‘The Night Eats the World’ MOVIE REVIEW: Arthouse Zombie Film Bites Down on Contemplation

This Is Arcadia

In the opening minutes of The Night Eats the World, we find Parisian Sam (Anders Danielsen Lie) having a really bad night. His ex-girlfriend not only appears to have got over him rather quickly, but he’s having to accept the indignity of meeting her at a house party she’s hosting with her new beau – all just so he can reclaim some of his belongings. Soon, it’s the morning after and Sam’s got a lot more to worry about than where his ex keeps his cassettes. Zombies have taken over the streets of Paris; perhaps even the world.

Now, don’t go charging into The Night Eats the World expecting a blood-soaked rampage. Yes, director Dominique Rocher, making his feature-length debut here, has chosen the violently fast type of zombie seen in the likes of Zack Snyder’s Dawn of the Dead, but this is to simply justify why a whole city can be swarming with the undead whilst Sam sleeps. The Night Eats the World is a quieter affair than some will be expecting or, perhaps it’s fair to say, wanting. Your mileage, as they say, will definitely vary.

Deciding he has a better chance of survival staying holed up in his ex’s now empty apartment, Sam has to worry less about the zombies outside his door and more about how being cut off from humanity is going to eat away at him instead. In fact, if you were so inclined, The Night Eats the World shares more in fact with Robert Zemeckis’ Cast Away than Shaun of the Dead. Like Tom Hanks’ stranded Fed Ex employee, Sam must raid the resources around him in order to chip away at his plight. He even has his own Winston in the shape of an elderly zombie, played by Denis Lavant (Holy Motors), who’s trapped behind a door screen, allowing Sam a twisted bit of human contact with whom he can put the world right whilst smoking cigars.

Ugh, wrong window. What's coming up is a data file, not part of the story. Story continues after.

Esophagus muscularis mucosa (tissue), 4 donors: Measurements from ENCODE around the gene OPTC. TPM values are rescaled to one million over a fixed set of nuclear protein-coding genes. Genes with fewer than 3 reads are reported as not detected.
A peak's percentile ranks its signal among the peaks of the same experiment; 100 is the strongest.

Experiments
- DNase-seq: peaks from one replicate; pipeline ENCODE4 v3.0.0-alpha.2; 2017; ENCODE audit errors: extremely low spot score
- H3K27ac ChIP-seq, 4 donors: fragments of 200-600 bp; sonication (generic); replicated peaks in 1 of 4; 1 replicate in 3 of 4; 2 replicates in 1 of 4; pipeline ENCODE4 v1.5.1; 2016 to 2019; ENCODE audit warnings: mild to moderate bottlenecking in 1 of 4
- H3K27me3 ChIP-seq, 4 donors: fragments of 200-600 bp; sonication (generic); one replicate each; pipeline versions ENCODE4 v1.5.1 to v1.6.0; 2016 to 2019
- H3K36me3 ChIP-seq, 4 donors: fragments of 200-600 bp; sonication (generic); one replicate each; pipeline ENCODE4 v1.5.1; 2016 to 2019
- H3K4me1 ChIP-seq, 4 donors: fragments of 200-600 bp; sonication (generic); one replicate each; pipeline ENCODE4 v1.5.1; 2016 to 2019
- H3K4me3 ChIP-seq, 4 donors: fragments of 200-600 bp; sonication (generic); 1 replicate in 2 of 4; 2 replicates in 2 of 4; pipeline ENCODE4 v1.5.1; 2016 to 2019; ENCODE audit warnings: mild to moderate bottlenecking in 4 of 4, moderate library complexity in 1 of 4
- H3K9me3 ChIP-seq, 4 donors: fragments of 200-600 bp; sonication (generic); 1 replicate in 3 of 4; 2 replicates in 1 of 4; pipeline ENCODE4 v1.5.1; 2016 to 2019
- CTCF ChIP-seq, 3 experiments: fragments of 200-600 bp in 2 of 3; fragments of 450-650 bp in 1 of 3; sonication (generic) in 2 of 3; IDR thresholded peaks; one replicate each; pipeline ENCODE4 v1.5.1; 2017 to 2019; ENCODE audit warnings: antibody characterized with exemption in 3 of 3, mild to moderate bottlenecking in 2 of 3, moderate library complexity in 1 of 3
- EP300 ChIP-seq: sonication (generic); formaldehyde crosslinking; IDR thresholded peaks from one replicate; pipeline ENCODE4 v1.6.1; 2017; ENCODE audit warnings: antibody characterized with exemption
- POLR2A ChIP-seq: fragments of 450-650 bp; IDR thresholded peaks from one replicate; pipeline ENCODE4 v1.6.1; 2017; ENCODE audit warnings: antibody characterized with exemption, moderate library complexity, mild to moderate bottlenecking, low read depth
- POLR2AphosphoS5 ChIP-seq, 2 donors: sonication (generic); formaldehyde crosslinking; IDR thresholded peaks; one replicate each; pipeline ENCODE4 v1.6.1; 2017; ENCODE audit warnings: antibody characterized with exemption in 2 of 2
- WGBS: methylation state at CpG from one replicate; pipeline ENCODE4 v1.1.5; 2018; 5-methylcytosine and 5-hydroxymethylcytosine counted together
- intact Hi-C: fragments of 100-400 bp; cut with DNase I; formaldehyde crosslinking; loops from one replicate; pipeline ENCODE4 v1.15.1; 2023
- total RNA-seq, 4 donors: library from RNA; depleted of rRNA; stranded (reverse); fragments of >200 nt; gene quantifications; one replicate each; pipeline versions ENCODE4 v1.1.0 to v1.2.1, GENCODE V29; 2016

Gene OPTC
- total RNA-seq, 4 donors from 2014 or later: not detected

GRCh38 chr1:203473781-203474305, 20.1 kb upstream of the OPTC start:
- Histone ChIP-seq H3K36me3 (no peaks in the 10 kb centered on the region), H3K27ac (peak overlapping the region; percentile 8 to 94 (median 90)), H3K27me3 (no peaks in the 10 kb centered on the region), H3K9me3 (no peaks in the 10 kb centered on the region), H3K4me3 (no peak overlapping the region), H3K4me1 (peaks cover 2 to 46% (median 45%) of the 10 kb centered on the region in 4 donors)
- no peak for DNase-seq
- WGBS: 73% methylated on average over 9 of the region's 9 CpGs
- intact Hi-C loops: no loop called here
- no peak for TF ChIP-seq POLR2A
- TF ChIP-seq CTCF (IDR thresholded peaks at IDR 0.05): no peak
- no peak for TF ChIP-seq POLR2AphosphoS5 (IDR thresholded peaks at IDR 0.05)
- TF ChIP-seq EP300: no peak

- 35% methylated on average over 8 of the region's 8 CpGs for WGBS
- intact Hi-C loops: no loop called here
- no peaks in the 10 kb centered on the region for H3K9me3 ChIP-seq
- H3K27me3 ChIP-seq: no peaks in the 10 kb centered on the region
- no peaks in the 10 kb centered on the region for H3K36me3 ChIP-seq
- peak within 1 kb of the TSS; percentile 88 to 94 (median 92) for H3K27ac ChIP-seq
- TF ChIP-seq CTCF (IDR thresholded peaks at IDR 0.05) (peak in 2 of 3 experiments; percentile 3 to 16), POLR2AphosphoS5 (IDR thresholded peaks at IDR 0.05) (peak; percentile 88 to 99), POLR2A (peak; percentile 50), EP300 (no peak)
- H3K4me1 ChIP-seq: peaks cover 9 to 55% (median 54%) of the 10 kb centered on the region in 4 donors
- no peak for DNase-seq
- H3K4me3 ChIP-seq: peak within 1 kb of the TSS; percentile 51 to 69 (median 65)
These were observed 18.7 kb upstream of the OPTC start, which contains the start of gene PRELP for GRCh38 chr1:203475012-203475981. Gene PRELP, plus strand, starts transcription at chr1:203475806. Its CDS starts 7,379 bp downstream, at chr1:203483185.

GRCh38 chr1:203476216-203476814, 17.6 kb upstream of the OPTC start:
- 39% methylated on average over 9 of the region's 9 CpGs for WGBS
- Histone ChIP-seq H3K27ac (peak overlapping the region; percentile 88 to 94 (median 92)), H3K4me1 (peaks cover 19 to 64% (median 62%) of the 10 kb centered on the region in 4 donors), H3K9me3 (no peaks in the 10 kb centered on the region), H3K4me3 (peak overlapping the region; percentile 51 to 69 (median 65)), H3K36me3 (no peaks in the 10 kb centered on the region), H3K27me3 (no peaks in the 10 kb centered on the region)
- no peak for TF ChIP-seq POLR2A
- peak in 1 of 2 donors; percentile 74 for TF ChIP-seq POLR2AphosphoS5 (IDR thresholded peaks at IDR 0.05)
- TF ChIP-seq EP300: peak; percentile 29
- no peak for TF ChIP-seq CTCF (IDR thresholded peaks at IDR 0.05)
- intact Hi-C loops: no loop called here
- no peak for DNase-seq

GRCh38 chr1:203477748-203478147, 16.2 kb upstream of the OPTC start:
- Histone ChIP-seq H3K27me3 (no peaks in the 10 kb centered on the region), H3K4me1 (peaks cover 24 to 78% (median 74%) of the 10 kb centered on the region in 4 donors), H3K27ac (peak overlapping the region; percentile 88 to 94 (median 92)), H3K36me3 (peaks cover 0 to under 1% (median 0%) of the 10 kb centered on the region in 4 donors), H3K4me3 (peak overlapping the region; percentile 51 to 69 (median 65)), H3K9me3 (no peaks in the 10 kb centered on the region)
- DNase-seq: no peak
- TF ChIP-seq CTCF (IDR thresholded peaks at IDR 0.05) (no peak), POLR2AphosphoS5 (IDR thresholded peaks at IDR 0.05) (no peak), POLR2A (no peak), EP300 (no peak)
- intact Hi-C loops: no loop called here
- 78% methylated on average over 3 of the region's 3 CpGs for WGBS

This Is Arcadia

Imprisoned in his four-walled desert island, Sam can only exercise by jogging around the palatial apartment. And the film’s audience might think they’re going around in circles as Sam’s everyday solitude begins to drag out. He wakes up, he stares into the middle distance and, occasionally, he plays music in the kitchen by banging drums and splashing water like he’s an extra in a Michel Gondry movie. It takes a lot to ask someone to watch another person slowly go insane for 90 minutes, but what keeps you engaged is how Rocher uses these protracted moments of ‘calm’ to allow other scenes to ricochet off them. Moments like Sam witnessing the first living thing he’s seen in ages ““ a cat ““ and suddenly deciding that he has to save it. After such solitude, his attempt at rescue becomes a real hold your breath moment as Sam finally steps outside.

For his part, a lot is expected of Lie. He is, after all, our focal point for the entire film, and given very little dialogue, he manages to convey so much. Another standout scene sees the young man loudly playing the drums through an open window. Does Sam want to attract zombies because he’s had enough alone time, or has he just had enough? It’s a moment where Lie perfectly encapsulates a fragile and breaking mind.

As has been hinted at, The Night Eats the World is a decidedly arthouse interpretation of the old-fashioned zombie flick. It’s glacial pace may be punctured by moments of erratic violence, but it is still ultimately a contemplative film about humanity: how far we can go to lose ours and what can we do to gain it back. Even if it doesn’t quite stick the landing when it wants to, this is still a refreshing take on the base under siege trope so synonymous with movies about the undead.


‘The Night Eats the World’ opens in limited release in Australian cinemas between May 9 and 12, 2019.